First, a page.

Driving along Tuscany's country roads, you might miss it if you didn't know it was there. The indie winery known as Pácina is like something out of a movie - a true hidden Chianti gem. Located a literal stones throw outside the designated geographic region known as Chianti. The property was first built as a convent around 900AD, and doing a Chianti wine tour of the estate is some of the most fun a food, wine - or history - lover can have. The wine they produce outside the Chianti designation is therefore known as Chianti Colli Senesi - or the other Chianti. But one taste of their elegant wines proves it's not always about the being popular name on the block.
A Chianti Wine Tour at Pácina
Giovanna, the matriarch of the estate and her family now own the property that's been in her family for six generations.
This area of Chianti is known for its wine and olive oil making, and here they use only organic methods of production to ensure the highest quality possible.
Chianti vs. Chianti Colli Senesi
The town of Castelnuovo Berardenga was the first town to bottle Chianti Classico with the DOCG designation, which means the producers conform to strict regulations in order to make their wine. Ironically however, because of a political dispute about what towns could be part of the DOCG region of Chianti and carry the Chianti Classico black rooster label on their product, Pácina was drawn outside that arbitrary line. So today, while their neighboring property is located in Chianti, Pácina must call itself Chianti Colli Senesi.
We walked down a country lane complete with cypress trees and vineyards to both sides on this clear sunny day, and couldn’t help but be drawn into nature. These wines are completely organic, with vines that are tended without the use of chemicals.
As we walked, Giovanna explained their philosophy - be as noninvasive as possible to ensure sustainability. Simple. Natural.
Organic Winemaking at Pácina
Giovanna's daughter Marie translated for her mother as they spoke (with their hands) about the organic and natural philosophy of how they tend the vines.
I was surprised to hear her eastern Zen philosophy. I've always followed this same tennant in my life but never thought of how it might relate to producing something, like wine. We've seen the same philosophy in other countries, many with harsher environments that repeatedly teach you that Mother Nature will always reign supreme, so you should listen and learn while you have the chance.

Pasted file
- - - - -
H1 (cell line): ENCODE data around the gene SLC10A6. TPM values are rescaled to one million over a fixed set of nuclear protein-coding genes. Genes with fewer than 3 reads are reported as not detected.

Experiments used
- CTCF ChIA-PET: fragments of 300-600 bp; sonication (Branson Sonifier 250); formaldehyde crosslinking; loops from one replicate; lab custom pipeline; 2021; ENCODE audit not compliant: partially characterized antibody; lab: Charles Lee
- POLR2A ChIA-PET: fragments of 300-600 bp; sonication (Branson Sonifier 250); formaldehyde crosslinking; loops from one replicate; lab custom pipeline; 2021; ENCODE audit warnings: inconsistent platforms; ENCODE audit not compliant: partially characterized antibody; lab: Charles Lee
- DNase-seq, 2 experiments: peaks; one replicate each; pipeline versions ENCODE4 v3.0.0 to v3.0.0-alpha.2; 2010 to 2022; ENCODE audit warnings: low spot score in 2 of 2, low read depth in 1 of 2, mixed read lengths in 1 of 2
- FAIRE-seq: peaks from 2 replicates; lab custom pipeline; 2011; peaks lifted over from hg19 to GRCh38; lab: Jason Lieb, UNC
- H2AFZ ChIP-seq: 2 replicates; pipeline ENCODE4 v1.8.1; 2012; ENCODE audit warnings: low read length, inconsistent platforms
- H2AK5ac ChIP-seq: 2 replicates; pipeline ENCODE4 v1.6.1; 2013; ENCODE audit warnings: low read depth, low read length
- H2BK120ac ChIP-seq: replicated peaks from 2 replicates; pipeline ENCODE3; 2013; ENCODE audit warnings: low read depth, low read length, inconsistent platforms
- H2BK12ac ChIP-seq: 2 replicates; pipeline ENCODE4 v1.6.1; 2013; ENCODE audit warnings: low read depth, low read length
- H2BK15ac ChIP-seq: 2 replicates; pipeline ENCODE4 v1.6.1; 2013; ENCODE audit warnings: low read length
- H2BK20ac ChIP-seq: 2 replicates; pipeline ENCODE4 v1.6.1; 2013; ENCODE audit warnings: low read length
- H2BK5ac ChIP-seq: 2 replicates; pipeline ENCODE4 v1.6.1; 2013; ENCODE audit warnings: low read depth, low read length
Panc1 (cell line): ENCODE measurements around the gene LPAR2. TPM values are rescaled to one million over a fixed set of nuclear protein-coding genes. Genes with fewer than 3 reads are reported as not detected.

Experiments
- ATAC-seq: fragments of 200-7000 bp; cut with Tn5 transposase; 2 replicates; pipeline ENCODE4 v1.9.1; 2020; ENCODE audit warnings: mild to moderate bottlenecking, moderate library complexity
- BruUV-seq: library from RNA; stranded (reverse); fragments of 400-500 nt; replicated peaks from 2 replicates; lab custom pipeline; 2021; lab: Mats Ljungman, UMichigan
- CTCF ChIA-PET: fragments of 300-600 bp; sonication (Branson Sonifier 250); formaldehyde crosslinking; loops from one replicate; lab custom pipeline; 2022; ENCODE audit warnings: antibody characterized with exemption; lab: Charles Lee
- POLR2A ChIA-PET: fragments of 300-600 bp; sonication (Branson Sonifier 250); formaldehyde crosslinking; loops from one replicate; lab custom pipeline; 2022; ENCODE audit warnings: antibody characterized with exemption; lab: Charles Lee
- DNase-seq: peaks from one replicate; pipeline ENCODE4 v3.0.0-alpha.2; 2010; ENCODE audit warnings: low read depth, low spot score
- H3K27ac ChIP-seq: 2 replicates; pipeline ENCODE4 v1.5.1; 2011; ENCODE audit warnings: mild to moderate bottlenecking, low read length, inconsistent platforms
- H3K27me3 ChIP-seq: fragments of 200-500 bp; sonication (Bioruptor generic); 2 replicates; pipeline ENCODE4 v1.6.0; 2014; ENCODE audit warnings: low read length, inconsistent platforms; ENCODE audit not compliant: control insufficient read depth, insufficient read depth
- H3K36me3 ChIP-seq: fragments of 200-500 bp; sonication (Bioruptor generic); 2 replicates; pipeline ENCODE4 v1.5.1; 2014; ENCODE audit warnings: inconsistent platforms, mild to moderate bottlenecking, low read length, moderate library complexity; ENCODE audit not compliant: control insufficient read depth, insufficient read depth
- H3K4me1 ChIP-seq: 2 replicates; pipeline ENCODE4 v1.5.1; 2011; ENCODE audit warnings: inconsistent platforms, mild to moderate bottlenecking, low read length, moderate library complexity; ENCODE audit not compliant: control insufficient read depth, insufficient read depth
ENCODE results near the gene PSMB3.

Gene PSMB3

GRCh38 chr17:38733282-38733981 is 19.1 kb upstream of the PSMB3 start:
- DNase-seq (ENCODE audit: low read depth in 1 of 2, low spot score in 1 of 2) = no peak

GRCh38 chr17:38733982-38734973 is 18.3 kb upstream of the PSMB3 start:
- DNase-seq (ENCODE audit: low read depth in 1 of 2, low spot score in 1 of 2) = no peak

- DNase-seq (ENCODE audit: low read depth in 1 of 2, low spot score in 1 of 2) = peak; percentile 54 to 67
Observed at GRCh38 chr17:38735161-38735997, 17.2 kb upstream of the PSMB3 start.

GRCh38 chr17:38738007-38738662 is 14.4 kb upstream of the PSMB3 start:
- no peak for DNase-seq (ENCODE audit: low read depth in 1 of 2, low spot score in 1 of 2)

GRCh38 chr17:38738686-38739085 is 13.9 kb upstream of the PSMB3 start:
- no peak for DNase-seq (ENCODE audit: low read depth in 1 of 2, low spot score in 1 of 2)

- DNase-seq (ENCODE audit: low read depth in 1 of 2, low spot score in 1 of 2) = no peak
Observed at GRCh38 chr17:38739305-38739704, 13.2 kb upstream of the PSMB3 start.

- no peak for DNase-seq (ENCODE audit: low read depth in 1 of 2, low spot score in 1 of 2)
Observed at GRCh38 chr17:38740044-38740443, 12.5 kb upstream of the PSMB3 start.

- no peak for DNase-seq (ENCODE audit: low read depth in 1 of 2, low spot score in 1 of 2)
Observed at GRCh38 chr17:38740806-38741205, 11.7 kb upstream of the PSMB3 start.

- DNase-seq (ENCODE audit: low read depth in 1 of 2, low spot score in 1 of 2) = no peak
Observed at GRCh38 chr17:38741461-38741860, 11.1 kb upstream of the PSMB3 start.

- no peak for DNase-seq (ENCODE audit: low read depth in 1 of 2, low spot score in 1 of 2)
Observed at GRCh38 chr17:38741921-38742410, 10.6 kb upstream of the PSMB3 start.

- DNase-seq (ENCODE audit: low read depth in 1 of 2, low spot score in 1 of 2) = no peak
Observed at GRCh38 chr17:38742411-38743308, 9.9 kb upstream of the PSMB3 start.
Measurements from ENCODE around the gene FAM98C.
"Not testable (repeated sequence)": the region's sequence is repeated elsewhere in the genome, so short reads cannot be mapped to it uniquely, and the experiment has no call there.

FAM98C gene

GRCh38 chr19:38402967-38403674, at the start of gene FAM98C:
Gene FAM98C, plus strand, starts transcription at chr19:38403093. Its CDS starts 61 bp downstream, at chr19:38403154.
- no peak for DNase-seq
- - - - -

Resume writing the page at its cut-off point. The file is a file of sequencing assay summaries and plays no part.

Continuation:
In Peru, Mother Nature goes by the name Pachamama, which I found oddly similar to Pácina. You can see that wisdom is long engrained in Giovanna, much longer than her years, as if she's been producing wine in this very spot for centuries.
After the grapes are harvested and pressed, the juice and skins are pumped into decades old cement tanks. Then later, the juice is pumped into barrels that are stored for aging in the dark, damp and musty wine cellar built during the Etruscan times.
What an experience to wander through such an ancient cellar. Giovanna and her family still enjoy wines from her great-grandparents collection that sit slowly leaking on a rack in the cellar. The labels are long faded so you're never quite sure of what you're going to get, she said, but many of them are still drinkable.
Bottling first began in 1969 and the ’89-90 vintage has just come on the market. Try this wine If you can find it. You’ll be very glad you did.
There are some people you meet in this world with whom you feel an instant connection. Giovanna was one of those people. Perhaps the language barrier amplified it to some degree - without a common language there's less to get in the way, and communication is made on a different - deeper - level.
Chianti wine is famous for a reason - the soil. The unique microclimate of this region in Chianti nourishes the soil and vines that produce such enchanting wines. Unlike the unique Vernaccia grapes of San Gimignano that grow in the dry sea bed of the Crete Senesi lending a complementary mineral taste to their white wine, the soil in Chianti caresses the local Sangiovese grapes into soft, earthy red wine. The organic Chianti Colli Senesi wines at Pácina were elegant, smooth yet full of flavor. They were wines fit for special occasions but equally at home on your everyday table. The Pácina 2010 Toscana IGT would be delicious with any light pasta dish or other hearty traditional Italian foods.
So remember the "other Chiantis" when you look to buy. Pácina's Chianti Colli Senesi wines may be tended by Giovanna and her family, but the real winemaker is Mother Nature.
We had such a lovely day here, in a beautiful place with an inspiring philosophy, and one that truly moved us.
Want to Visit?
Are you a wine lover or foodie interested in the natural philosophy of organic winemaking? Or maybe you love tasting some of Italy's most regional foods and wines?
Meeting the local producers - of wine, cheese, wool, honey, handicrafts - and hearing their story is what slow travel Tuscany is all about. Arianna and Alessio of Km Zero Tours can help organize an authentic local travel experience in Tuscany that's curated to what interests you. Contact them through their website or email Arianna@KmZeroTours.com.